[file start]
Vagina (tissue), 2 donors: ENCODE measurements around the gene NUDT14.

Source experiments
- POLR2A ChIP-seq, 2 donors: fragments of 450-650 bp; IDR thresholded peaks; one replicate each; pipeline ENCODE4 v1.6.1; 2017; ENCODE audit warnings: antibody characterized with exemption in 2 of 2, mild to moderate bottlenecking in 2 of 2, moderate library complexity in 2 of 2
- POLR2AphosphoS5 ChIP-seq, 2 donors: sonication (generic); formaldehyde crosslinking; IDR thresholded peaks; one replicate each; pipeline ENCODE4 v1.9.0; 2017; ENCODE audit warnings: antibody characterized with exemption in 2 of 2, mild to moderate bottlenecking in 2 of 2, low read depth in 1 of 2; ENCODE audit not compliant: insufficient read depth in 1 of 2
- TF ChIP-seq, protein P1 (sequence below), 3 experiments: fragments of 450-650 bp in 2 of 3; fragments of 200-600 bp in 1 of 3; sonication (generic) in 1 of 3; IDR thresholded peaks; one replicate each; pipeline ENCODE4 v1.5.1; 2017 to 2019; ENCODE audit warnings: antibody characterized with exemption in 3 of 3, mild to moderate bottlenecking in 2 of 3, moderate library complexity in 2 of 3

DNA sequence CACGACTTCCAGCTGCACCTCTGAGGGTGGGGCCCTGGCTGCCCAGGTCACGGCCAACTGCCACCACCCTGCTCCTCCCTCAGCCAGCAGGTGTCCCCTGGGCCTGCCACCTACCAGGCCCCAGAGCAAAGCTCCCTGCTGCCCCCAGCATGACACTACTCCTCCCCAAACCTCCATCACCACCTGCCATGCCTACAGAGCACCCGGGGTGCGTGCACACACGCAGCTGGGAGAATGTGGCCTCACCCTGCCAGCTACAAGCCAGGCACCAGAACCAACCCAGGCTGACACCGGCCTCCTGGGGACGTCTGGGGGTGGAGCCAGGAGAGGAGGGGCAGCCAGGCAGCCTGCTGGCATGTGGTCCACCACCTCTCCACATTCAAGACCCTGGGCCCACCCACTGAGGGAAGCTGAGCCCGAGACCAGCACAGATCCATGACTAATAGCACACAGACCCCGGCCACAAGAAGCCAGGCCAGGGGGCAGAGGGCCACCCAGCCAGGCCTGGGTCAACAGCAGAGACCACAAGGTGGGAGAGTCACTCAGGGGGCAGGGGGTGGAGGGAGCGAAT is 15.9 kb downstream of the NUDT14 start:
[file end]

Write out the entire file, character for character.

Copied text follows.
Vagina (tissue), 2 donors: ENCODE measurements around the gene NUDT14.

Source experiments
- POLR2A ChIP-seq, 2 donors: fragments of 450-650 bp; IDR thresholded peaks; one replicate each; pipeline ENCODE4 v1.6.1; 2017; ENCODE audit warnings: antibody characterized with exemption in 2 of 2, mild to moderate bottlenecking in 2 of 2, moderate library complexity in 2 of 2
- POLR2AphosphoS5 ChIP-seq, 2 donors: sonication (generic); formaldehyde crosslinking; IDR thresholded peaks; one replicate each; pipeline ENCODE4 v1.9.0; 2017; ENCODE audit warnings: antibody characterized with exemption in 2 of 2, mild to moderate bottlenecking in 2 of 2, low read depth in 1 of 2; ENCODE audit not compliant: insufficient read depth in 1 of 2
- TF ChIP-seq, protein P1 (sequence below), 3 experiments: fragments of 450-650 bp in 2 of 3; fragments of 200-600 bp in 1 of 3; sonication (generic) in 1 of 3; IDR thresholded peaks; one replicate each; pipeline ENCODE4 v1.5.1; 2017 to 2019; ENCODE audit warnings: antibody characterized with exemption in 3 of 3, mild to moderate bottlenecking in 2 of 3, moderate library complexity in 2 of 3

DNA sequence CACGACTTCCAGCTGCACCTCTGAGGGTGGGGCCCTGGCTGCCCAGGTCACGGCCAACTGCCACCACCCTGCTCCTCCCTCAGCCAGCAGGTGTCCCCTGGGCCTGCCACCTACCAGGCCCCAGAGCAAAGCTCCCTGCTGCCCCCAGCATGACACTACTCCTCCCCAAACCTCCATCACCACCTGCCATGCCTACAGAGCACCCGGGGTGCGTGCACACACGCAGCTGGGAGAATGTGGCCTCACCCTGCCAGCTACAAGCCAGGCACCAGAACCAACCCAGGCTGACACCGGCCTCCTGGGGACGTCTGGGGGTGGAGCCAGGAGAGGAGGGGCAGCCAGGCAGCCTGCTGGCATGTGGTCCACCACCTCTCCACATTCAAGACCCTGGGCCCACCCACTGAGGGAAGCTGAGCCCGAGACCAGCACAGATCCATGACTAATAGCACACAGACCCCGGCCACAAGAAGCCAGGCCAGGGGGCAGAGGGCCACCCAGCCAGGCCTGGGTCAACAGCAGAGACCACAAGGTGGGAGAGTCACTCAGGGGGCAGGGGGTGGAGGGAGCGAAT is 15.9 kb downstream of the NUDT14 start: